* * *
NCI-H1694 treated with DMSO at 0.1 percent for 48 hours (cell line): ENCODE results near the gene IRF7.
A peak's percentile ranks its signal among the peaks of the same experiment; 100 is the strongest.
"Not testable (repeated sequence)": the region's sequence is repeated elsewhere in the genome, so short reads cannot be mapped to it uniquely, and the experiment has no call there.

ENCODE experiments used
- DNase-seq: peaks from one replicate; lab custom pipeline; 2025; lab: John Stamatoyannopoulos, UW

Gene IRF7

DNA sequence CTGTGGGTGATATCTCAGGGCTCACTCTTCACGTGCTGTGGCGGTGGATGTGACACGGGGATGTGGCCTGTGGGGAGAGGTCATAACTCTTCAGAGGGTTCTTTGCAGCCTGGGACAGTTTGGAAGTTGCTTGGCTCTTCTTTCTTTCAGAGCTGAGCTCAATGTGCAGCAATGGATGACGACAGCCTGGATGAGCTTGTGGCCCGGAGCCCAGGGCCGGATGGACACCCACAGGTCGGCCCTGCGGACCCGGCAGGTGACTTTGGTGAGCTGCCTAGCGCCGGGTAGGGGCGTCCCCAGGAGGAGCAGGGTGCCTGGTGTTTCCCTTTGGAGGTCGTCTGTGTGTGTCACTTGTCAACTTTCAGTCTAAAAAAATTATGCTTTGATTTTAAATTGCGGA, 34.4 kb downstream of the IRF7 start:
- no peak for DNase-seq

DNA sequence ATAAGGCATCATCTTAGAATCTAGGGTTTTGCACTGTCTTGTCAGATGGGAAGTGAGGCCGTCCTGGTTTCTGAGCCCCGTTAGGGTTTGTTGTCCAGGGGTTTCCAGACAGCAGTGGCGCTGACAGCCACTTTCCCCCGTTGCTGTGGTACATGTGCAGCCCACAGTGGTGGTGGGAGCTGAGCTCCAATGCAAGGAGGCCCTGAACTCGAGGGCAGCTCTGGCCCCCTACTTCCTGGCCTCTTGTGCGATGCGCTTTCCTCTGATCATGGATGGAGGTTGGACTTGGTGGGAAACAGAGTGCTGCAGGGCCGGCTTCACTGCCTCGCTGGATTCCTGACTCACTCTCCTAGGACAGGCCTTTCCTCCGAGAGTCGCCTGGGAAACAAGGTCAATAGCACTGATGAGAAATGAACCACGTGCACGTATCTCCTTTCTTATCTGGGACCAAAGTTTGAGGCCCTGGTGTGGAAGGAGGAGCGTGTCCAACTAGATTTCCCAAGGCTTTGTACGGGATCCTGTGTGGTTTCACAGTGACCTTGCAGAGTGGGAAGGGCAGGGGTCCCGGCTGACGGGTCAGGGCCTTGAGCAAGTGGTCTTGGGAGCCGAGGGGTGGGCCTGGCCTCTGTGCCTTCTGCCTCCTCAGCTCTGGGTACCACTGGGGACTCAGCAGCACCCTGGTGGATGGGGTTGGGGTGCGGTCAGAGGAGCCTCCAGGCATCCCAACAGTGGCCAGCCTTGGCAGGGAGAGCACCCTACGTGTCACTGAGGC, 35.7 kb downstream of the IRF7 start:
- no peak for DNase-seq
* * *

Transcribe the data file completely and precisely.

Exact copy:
NCI-H1694 treated with DMSO at 0.1 percent for 48 hours (cell line): ENCODE results near the gene IRF7.
A peak's percentile ranks its signal among the peaks of the same experiment; 100 is the strongest.
"Not testable (repeated sequence)": the region's sequence is repeated elsewhere in the genome, so short reads cannot be mapped to it uniquely, and the experiment has no call there.

ENCODE experiments used
- DNase-seq: peaks from one replicate; lab custom pipeline; 2025; lab: John Stamatoyannopoulos, UW

Gene IRF7

DNA sequence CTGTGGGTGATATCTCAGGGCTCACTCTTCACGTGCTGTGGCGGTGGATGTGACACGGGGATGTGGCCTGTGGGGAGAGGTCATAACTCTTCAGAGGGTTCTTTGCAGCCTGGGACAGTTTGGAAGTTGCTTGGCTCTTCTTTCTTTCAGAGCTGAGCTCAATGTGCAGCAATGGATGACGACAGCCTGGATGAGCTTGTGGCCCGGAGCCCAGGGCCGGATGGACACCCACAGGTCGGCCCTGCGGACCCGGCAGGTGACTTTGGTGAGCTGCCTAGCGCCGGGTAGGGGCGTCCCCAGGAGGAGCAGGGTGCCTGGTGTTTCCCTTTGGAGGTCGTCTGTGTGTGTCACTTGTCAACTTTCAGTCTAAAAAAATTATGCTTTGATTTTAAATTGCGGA, 34.4 kb downstream of the IRF7 start:
- no peak for DNase-seq

DNA sequence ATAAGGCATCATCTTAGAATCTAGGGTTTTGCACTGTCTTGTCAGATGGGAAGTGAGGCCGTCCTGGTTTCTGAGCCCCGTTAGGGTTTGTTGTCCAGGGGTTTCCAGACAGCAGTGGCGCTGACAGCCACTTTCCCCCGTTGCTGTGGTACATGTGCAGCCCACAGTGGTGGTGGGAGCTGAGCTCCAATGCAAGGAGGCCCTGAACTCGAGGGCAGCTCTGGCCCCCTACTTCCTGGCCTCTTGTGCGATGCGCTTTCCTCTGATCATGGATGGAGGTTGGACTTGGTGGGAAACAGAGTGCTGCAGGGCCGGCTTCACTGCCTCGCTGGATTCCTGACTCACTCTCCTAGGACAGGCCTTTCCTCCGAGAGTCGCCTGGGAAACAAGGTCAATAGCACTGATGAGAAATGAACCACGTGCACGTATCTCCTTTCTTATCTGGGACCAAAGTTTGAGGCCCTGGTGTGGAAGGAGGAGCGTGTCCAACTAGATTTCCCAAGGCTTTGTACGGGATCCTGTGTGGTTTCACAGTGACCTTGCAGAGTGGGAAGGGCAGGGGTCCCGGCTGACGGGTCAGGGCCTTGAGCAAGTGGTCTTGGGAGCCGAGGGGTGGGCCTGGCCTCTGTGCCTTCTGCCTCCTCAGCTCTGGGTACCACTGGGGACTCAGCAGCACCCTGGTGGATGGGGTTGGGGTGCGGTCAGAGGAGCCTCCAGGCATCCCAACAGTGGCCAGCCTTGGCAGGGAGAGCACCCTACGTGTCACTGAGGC, 35.7 kb downstream of the IRF7 start:
- no peak for DNase-seq